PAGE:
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Tamoxifen May Boost PI3K Signaling to Increase Uterine Cancer Risk in Patients With Breast Cancer

Concurrent treatment with PI3K pathway inhibitors may benefit at-risk patients

SAN ANTONIO – Uterine cancers that developed in patients treated with tamoxifen (Soltamox) had fewer PI3K pathway mutations and may have instead been driven by tamoxifen-induced PI3K pathway activation, according to results presented at the San Antonio Breast Cancer Symposium, held December 7-10, 2021.

In preclinical studies, the increase in PI3K pathway activation was mitigated by treatment with the PI3K inhibitor alpelisib (Piqray).

Tamoxifen is a drug given to many patients—especially premenopausal patients—with breast cancers that express the estrogen receptor, which drives breast tumor growth. Tamoxifen blocks estrogen receptor activity in the breast, but it can activate the estrogen receptor in other tissues, such as the uterus. This can lead to an uncommon side effect known as tamoxifen-associated uterine cancer (TA-UC).

“We want to make sure people understand that tamoxifen is safe to use, and tamoxifen-associated uterine cancer is infrequent,” said study author Rinath Jeselsohn, MD, an assistant professor of medicine and medical oncology at Dana-Farber Cancer Institute and Harvard Medical School. “We wanted to understand the mechanisms behind this uncommon event to potentially help patients who are at an increased risk of uterine cancer due to other additional risk factors.”

Cancer treatments that increase risk for secondary tumors typically do so by creating and/or selecting for mutations that cause uncontrolled growth in other tissues. “The model for how secondary cancers occur after chemotherapy, for example, is that cells acquire driver mutations that lead to clonal outgrowth,” said presenter Kirsten Kübler, MD, PhD, an associate scientist at the Broad Institute of MIT and Harvard, research staff at Massachusetts General Hospital, and an instructor at Harvard Medical School, who recently joined the faculty of the Berlin Institute of Health at Charité in Berlin. “Our results extend that view in the sense that a drug could directly activate a signaling pathway instead of creating mutations that activate the pathway.”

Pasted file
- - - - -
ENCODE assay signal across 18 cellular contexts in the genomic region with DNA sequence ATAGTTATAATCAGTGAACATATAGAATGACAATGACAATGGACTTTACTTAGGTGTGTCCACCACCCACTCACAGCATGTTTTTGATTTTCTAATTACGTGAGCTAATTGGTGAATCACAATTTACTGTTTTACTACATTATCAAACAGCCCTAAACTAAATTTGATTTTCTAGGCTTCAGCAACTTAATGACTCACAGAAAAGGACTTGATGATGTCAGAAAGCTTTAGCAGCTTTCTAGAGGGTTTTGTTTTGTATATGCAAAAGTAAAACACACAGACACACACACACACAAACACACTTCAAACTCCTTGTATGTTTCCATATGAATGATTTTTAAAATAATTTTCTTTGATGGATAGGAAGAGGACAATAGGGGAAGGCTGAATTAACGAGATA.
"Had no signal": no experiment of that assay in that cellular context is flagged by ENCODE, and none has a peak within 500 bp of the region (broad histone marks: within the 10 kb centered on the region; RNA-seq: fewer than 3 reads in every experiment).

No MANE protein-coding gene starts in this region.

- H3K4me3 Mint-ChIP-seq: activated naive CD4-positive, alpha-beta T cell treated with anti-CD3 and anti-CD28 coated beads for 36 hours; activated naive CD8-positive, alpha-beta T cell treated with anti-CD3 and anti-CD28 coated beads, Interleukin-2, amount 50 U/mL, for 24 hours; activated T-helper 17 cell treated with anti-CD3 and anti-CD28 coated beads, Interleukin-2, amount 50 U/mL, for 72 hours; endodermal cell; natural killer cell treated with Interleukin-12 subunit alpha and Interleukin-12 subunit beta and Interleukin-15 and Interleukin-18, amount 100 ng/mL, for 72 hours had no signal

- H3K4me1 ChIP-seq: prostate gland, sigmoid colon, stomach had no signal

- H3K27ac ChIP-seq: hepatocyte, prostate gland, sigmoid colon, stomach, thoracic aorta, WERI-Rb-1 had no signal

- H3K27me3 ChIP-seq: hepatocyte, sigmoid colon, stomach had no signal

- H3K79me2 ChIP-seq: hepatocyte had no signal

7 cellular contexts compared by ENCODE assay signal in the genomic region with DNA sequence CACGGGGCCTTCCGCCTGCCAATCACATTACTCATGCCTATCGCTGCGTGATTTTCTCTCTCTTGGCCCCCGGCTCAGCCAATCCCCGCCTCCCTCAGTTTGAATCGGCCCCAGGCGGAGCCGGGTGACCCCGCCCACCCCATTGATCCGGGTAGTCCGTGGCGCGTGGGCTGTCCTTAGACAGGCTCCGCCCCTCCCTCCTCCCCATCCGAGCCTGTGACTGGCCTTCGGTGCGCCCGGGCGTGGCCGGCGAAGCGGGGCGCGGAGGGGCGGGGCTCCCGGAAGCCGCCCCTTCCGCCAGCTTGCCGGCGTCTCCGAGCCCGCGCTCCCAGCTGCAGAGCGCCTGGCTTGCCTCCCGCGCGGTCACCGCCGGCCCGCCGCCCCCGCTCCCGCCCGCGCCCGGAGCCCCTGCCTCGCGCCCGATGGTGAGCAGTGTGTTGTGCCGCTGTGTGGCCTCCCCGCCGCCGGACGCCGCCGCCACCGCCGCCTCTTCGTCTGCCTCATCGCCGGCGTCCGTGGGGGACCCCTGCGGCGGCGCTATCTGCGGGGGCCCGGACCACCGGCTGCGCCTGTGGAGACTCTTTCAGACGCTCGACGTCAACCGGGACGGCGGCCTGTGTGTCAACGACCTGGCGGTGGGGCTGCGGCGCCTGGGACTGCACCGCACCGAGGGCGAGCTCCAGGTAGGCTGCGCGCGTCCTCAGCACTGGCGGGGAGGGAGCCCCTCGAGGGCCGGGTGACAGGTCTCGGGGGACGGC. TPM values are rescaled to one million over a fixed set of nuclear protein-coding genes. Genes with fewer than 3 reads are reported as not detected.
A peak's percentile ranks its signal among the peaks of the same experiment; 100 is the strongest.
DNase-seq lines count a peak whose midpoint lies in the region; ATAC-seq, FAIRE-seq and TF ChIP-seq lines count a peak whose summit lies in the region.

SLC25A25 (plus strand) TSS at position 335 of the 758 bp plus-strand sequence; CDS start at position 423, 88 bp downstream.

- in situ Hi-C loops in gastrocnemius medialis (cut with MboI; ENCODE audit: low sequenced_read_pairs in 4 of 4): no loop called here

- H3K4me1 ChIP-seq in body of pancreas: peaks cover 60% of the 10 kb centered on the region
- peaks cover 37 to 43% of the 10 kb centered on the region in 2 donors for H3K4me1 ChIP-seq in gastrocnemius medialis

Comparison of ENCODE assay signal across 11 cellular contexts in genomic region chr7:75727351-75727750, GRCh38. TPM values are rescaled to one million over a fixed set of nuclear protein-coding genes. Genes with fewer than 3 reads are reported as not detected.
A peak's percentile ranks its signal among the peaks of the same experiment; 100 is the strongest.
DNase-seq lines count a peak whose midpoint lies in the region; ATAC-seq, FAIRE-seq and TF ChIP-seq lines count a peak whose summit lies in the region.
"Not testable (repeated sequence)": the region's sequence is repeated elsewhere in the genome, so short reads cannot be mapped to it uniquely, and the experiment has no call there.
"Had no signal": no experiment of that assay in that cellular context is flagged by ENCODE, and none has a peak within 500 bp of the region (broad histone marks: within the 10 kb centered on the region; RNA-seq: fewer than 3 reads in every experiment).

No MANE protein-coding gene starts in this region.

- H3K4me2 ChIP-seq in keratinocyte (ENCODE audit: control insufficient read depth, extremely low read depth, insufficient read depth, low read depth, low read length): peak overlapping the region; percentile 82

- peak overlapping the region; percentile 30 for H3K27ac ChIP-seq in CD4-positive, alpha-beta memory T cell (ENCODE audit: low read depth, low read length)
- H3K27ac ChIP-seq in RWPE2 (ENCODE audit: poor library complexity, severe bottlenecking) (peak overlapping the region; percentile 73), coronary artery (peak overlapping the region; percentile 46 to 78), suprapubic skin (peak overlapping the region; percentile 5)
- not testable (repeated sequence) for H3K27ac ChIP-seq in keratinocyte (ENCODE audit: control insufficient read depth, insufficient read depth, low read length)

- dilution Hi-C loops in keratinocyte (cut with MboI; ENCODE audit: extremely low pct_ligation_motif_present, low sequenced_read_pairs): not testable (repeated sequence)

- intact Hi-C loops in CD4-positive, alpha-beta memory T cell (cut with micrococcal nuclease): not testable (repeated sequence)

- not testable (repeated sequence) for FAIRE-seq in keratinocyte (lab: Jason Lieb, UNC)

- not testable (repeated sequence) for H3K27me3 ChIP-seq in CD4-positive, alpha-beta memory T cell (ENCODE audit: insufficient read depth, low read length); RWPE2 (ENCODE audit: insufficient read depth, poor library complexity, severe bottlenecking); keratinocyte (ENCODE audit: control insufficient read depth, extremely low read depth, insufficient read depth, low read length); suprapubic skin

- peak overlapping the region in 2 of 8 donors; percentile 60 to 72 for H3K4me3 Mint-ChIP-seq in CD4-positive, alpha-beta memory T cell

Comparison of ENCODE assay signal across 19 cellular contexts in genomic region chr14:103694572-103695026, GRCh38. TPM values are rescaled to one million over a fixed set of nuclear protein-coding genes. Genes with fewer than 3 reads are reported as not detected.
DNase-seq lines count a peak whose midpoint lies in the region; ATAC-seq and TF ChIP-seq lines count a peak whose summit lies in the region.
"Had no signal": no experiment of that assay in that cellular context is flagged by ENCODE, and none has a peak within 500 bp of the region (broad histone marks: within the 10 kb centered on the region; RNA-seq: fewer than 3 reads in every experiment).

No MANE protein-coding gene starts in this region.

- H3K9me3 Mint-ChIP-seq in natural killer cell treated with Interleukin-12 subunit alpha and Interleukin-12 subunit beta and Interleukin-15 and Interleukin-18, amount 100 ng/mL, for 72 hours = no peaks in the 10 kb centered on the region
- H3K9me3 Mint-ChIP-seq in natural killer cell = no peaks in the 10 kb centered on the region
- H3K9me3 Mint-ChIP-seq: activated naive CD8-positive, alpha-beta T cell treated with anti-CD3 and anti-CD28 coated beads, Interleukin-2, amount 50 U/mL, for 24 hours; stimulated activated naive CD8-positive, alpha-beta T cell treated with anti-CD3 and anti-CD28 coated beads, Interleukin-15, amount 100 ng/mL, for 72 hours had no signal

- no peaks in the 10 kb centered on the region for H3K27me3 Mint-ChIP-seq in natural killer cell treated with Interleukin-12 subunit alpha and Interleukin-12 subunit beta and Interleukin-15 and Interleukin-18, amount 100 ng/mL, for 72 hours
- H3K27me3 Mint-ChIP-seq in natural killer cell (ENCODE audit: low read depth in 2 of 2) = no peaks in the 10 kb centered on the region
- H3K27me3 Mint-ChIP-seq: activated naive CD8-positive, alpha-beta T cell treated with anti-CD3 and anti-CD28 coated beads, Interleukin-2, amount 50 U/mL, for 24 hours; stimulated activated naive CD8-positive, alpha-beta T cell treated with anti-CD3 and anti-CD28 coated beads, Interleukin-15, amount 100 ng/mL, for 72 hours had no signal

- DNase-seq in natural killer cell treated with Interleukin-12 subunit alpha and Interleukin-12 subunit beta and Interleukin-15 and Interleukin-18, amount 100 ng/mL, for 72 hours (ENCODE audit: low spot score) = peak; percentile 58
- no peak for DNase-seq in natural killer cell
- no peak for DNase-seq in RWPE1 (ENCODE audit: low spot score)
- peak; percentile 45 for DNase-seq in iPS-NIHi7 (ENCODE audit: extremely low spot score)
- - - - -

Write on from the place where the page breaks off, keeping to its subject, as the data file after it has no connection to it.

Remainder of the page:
In order to define the mutational landscape of TA-UC, Kübler and colleagues, including Gad Getz, PhD, Agostina Nardone, PhD, Yosef Maruvka, PhD, and Wilbert Zwart, PhD, performed whole-exome sequencing on 21 TA-UC samples from the TAMARISK study, which evaluated the occurrence of secondary cancers in tamoxifen-treated patients. They compared the results with de novo uterine cancers—cancers that were not associated with tamoxifen use—from The Cancer Genome Atlas. They found that most genomic alterations occurred at similar rates between TA-UC and de novo uterine cancers.

The key exception was a significantly decreased frequency of mutations in the phosphoinositol-3-kinase (PI3K) signaling pathway—a well-known driver of uterine cancer development—in patients with TA-UCs.